A problem with balance can result in symptoms that range from mild to severe. You may feel dizzy or unstable while standing, sitting, or laying down, or you might have the perception that the room is spinning or that you may fall over if you are in the middle of walking. Such sensations may be temporary. Even so, these symptoms shouldn’t be ignored, especially if you experience them on a recurring basis.
Signs of a Possible Balance Disorder
The most common symptom of a balance problem is vertigo, or a sense of being off balance. It may be experienced as a sudden sense of spinning or falling. Additional symptoms related to balance disorders may include:
- Blurred vision
- Feeling of faintness
- Disequilibrium (loss of balance)
- Sensations similar to motion sickness (as experienced when on a boat)
Common Sources of Balance Problems
Most balance problems are related to issues with the vestibular system, a sensory system in the inner ear that controls motion, equilibrium, and spatial orientation. Attempts at making a diagnosis often focus on common sources of balance problems, one of which is disturbances to the part of the brain that controls the inner ear or problems within the inner ear itself (central or peripheral vestibular disorders). Issues within the brain or connecting nerves and problems with blood flow to the brain in the vascular system may also affect balance.
Common Balance-Related Conditions
Benign positional vertigo is a brief sensation (often less than a minute) of vertigo. Caused by the displacement of tiny crystals in the inner ear, it’s usually triggered when the head is in certain positions.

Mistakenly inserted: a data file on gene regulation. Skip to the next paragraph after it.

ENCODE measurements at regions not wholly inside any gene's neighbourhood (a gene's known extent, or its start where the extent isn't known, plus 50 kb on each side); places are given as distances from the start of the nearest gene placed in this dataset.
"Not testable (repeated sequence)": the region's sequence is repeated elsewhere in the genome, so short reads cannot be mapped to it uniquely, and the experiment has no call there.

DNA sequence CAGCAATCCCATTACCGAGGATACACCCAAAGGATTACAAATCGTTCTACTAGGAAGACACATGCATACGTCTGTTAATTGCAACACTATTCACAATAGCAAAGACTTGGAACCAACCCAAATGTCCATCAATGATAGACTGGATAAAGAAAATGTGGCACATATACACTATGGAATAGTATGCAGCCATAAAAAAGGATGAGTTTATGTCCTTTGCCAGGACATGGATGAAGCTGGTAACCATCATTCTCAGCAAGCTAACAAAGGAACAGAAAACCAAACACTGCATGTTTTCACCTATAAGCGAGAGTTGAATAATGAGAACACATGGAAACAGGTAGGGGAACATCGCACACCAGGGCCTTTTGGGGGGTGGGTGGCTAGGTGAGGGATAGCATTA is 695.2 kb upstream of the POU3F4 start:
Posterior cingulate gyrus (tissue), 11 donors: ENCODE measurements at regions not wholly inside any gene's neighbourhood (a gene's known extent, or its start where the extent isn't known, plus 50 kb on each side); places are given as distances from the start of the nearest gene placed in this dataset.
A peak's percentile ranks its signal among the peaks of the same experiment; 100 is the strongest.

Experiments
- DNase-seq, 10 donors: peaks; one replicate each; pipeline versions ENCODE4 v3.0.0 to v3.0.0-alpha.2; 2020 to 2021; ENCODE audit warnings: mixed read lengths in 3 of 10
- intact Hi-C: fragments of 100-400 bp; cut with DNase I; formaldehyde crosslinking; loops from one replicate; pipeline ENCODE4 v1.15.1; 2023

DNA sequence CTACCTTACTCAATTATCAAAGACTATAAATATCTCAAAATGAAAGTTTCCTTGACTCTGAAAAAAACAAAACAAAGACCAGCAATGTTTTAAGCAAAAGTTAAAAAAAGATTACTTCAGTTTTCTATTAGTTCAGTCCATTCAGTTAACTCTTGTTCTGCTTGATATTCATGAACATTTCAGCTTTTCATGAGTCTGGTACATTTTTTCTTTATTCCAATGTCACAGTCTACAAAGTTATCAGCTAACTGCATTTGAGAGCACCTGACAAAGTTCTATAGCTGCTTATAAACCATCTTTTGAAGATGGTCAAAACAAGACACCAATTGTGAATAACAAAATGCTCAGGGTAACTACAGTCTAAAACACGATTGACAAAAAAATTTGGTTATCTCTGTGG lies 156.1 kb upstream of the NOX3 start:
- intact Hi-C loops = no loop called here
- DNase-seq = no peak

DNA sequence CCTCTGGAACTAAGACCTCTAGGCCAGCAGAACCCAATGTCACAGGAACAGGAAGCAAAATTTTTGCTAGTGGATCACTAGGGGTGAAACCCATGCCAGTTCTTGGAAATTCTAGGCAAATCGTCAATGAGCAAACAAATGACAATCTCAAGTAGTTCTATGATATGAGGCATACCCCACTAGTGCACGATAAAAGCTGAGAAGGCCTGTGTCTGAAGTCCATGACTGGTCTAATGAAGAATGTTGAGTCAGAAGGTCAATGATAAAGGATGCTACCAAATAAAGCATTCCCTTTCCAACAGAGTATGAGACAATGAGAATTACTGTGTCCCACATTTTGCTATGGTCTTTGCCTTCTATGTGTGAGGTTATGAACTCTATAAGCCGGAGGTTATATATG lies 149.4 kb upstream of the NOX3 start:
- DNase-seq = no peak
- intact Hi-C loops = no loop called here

A virus-based inner ear infection known as labyrinthitis may contribute to balance problems. Symptoms usually include some degree of hearing loss and extreme dizziness. Vestibular neuronitis is a similar infection that may result in vertigo lasting for a few weeks without hearing loss.
Characterized by sudden and severe vertigo, Meniere’s disease may produce buzzing or ringing sensations in the ears (tinnitus). It may also lead to fluctuating hearing loss and other problems.
If you are experiencing a balance problem, an ear, nose, and throat specialist can perform tests to rule out certain possible sources or confirm an issue that’s suspected based on your presented symptoms and medical history. Fortunately, many common balance problems related to the inner ear can be effectively managed or treated.